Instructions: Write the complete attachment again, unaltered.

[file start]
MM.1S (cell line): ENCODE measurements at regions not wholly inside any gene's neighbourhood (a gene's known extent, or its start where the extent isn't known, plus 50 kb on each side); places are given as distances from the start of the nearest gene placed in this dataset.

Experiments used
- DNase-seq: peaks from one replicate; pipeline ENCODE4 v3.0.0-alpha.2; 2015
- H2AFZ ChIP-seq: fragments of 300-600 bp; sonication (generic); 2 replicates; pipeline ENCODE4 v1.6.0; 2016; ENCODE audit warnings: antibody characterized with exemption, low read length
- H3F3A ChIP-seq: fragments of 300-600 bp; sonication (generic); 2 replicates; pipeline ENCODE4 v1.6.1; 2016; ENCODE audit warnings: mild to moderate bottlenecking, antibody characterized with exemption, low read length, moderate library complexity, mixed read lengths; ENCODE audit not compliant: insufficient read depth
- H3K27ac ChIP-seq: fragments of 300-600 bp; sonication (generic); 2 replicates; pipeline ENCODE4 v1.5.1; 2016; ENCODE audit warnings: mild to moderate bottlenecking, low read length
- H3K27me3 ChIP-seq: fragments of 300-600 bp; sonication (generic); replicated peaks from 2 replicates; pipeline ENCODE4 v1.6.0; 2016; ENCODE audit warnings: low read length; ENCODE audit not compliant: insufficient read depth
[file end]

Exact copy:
MM.1S (cell line): ENCODE measurements at regions not wholly inside any gene's neighbourhood (a gene's known extent, or its start where the extent isn't known, plus 50 kb on each side); places are given as distances from the start of the nearest gene placed in this dataset.

Experiments used
- DNase-seq: peaks from one replicate; pipeline ENCODE4 v3.0.0-alpha.2; 2015
- H2AFZ ChIP-seq: fragments of 300-600 bp; sonication (generic); 2 replicates; pipeline ENCODE4 v1.6.0; 2016; ENCODE audit warnings: antibody characterized with exemption, low read length
- H3F3A ChIP-seq: fragments of 300-600 bp; sonication (generic); 2 replicates; pipeline ENCODE4 v1.6.1; 2016; ENCODE audit warnings: mild to moderate bottlenecking, antibody characterized with exemption, low read length, moderate library complexity, mixed read lengths; ENCODE audit not compliant: insufficient read depth
- H3K27ac ChIP-seq: fragments of 300-600 bp; sonication (generic); 2 replicates; pipeline ENCODE4 v1.5.1; 2016; ENCODE audit warnings: mild to moderate bottlenecking, low read length
- H3K27me3 ChIP-seq: fragments of 300-600 bp; sonication (generic); replicated peaks from 2 replicates; pipeline ENCODE4 v1.6.0; 2016; ENCODE audit warnings: low read length; ENCODE audit not compliant: insufficient read depth